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You misunderstand my point. These Chinese lasers are often not directly heat sinked to the outside air, so the temperature of the host may not be a close indicator of the temperature of the diode. Mine are all copper or aluminum and are in contact with the air.
 

The_LED_Museum

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You misunderstand my point. These Chinese lasers are often not directly heat sinked to the outside air, so the temperature of the host may not be a close indicator of the temperature of the diode. Mine are all copper or aluminum and are in contact with the air.
Actually, I understood your point perfectly.

I state in my review (and I quote): "...the heatsinking of the laser diode is either quite excellent or very lousy; though considering that the output power remains relatively stable, I'd go for "quite excellent"."

I knew full well that heatsinking could suck going in; that's why I watched not only the case temperature but the laser's output power like a hawk -- if I saw the output power inexplicably sag, I would know that this would almost certainly be the result of poor heatsinking and I would then have terminated the test at once. :)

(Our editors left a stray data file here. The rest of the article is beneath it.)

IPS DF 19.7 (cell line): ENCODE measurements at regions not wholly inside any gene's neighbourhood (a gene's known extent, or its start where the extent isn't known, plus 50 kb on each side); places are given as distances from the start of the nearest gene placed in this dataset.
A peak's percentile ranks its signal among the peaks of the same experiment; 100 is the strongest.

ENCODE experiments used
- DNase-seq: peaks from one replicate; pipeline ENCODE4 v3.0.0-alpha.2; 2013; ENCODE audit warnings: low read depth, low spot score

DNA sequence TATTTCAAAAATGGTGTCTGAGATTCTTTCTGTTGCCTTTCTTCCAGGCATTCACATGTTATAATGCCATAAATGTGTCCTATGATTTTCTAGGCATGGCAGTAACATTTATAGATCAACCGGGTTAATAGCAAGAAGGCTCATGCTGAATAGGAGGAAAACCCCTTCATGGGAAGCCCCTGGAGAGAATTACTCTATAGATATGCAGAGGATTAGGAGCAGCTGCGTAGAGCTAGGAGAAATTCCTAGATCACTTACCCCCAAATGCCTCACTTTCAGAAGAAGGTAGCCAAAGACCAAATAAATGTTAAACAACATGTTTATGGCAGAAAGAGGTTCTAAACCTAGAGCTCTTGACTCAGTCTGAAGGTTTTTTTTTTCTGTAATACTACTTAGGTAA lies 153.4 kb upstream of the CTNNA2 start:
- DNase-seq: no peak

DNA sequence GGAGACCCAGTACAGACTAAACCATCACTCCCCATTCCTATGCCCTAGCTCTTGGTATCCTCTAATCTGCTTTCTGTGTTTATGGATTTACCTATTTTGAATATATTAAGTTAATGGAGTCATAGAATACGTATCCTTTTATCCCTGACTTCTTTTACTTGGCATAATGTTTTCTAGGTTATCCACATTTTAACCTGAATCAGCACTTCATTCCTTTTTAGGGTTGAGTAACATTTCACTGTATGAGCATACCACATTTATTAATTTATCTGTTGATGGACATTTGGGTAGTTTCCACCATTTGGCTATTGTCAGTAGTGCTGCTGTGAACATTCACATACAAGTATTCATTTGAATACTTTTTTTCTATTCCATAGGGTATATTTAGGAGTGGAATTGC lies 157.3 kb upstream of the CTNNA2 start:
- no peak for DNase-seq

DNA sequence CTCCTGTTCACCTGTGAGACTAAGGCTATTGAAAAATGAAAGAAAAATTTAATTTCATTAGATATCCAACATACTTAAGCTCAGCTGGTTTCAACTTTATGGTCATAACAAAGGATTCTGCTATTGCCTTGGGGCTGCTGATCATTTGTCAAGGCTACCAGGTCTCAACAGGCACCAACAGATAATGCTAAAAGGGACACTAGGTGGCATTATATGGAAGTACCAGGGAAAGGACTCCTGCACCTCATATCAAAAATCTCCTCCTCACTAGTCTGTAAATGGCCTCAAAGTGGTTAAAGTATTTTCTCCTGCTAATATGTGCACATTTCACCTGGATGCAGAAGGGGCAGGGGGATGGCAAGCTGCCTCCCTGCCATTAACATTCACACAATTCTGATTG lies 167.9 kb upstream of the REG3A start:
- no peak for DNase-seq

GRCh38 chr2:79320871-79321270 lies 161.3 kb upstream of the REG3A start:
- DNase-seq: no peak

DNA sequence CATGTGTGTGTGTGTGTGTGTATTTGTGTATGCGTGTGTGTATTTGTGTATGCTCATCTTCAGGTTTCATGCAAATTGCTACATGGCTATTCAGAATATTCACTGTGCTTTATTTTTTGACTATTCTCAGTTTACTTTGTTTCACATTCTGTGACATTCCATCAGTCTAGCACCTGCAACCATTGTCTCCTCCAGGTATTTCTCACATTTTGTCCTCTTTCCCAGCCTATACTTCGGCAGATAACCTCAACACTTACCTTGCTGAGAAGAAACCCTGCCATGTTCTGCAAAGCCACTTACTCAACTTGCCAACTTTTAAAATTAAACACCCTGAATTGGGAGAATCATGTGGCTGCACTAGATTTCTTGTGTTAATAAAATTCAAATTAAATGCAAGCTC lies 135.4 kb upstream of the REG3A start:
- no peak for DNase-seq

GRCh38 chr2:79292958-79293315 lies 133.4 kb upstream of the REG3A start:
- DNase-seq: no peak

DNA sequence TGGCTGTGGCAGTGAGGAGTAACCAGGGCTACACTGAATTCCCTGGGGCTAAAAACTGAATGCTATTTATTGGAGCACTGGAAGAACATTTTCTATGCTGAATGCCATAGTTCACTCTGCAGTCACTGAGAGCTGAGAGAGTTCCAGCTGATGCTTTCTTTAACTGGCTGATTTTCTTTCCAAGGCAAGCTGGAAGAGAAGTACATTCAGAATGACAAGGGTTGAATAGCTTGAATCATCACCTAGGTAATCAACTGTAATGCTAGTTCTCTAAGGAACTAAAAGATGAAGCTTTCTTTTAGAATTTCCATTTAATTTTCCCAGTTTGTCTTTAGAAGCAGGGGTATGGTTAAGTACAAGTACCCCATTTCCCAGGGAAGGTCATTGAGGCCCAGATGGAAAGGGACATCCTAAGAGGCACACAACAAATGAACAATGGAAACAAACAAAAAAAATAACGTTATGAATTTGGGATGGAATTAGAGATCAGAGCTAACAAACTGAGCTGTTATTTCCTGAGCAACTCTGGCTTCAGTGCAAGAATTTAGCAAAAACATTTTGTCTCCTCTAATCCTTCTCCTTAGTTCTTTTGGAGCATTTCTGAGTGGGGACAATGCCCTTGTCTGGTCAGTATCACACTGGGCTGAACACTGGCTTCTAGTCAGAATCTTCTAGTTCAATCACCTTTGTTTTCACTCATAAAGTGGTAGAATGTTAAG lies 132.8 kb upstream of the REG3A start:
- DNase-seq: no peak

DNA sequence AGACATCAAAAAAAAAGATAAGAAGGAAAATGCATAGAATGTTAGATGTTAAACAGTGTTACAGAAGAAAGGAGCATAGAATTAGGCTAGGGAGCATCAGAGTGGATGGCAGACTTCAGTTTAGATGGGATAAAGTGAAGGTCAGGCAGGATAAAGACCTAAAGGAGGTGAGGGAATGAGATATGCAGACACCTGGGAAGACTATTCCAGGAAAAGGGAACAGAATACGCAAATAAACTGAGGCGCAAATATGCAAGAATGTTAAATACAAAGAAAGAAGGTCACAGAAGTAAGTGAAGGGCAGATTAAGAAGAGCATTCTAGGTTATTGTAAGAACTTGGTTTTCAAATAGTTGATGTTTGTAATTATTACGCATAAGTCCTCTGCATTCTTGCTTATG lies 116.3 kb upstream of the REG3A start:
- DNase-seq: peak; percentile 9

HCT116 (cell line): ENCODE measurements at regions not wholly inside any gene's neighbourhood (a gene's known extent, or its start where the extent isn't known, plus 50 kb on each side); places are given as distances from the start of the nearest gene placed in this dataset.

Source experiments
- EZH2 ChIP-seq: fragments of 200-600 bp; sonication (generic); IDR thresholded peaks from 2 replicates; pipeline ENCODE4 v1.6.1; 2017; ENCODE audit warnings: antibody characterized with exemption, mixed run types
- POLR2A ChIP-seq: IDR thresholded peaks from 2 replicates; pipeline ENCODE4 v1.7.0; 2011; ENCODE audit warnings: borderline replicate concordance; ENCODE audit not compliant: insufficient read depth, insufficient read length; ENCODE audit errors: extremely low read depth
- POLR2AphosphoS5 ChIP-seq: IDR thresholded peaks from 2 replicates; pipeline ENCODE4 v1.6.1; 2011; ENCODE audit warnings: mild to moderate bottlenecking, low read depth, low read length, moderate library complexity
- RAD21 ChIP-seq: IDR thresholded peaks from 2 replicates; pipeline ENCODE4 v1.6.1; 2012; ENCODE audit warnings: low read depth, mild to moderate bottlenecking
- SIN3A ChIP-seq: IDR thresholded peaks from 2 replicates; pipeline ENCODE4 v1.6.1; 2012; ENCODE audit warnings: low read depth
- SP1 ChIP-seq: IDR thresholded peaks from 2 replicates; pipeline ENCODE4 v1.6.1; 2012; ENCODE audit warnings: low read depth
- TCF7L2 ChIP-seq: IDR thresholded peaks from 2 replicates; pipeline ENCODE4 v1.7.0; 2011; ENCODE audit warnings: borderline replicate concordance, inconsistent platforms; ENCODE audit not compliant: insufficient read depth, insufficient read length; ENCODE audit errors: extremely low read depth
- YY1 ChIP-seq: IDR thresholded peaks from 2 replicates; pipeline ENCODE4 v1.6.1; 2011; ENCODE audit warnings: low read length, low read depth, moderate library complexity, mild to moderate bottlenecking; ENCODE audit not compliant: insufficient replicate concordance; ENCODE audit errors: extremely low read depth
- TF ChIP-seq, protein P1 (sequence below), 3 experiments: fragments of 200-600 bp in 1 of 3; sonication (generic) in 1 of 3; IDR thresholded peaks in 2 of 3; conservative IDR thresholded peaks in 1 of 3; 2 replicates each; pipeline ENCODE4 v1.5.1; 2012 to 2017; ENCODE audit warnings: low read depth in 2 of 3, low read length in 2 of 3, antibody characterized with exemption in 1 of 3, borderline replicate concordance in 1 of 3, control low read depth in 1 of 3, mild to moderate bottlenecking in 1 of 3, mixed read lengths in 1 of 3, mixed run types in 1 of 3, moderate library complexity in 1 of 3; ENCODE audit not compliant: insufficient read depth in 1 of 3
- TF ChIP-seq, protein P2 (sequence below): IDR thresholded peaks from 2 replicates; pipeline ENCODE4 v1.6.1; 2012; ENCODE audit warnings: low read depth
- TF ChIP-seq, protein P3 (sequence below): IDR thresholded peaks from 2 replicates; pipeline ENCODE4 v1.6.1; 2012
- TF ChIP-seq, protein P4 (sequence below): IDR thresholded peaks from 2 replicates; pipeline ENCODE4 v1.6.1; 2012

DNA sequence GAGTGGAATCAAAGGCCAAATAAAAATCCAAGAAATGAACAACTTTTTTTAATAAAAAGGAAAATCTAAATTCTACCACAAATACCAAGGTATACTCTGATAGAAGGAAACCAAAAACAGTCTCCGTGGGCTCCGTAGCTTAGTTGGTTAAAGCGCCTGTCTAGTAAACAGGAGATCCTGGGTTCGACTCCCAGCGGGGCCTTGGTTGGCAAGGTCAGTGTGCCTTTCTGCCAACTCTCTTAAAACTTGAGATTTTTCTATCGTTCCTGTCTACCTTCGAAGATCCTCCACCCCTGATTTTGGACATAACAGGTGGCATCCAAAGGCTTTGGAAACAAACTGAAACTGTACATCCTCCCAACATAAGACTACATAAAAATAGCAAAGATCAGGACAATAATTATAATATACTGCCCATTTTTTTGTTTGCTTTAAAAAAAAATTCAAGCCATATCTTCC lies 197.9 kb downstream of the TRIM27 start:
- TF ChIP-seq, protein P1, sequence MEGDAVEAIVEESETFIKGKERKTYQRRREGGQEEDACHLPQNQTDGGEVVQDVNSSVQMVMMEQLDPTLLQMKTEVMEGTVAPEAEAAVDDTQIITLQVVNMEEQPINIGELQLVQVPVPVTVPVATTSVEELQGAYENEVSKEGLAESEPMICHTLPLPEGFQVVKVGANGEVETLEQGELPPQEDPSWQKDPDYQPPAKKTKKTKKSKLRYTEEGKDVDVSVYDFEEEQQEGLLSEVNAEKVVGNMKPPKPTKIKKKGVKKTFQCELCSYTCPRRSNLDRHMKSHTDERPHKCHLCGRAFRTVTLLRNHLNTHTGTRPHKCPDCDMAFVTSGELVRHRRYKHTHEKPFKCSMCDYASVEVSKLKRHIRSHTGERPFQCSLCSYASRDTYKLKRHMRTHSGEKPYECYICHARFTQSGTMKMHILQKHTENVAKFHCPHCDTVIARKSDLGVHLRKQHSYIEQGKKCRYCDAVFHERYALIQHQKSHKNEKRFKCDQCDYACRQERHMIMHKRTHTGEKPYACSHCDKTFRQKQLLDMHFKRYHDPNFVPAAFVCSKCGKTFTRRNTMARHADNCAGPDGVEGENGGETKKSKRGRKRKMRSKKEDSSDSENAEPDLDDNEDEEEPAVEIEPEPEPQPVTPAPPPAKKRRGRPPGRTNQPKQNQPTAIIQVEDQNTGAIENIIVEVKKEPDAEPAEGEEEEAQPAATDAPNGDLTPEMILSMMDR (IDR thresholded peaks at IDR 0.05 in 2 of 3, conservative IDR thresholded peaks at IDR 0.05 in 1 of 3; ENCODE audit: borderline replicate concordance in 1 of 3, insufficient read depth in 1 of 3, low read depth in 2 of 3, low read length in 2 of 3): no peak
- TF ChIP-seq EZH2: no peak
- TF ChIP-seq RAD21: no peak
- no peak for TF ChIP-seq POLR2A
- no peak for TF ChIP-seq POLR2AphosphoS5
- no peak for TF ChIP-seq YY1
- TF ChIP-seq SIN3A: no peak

paul1598419

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These Sharp diodes are fairly resilient, so that does work in your favor. If you tried this test with a BDR-209 driven at 900 mW, the first inkling something was off would be the diode's failure.
 

The_LED_Museum

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These Sharp diodes are fairly resilient, so that does work in your favor. If you tried this test with a BDR-209 driven at 900 mW, the first inkling something was off would be the diode's failure.
That would have hella sucked; I guess random chance appears to have operated in my favour (luck was on my side) here. :D
 
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paul1598419

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Yeah, we have lost quite a few 405nm diodes around here. At least they weren't expensive diodes.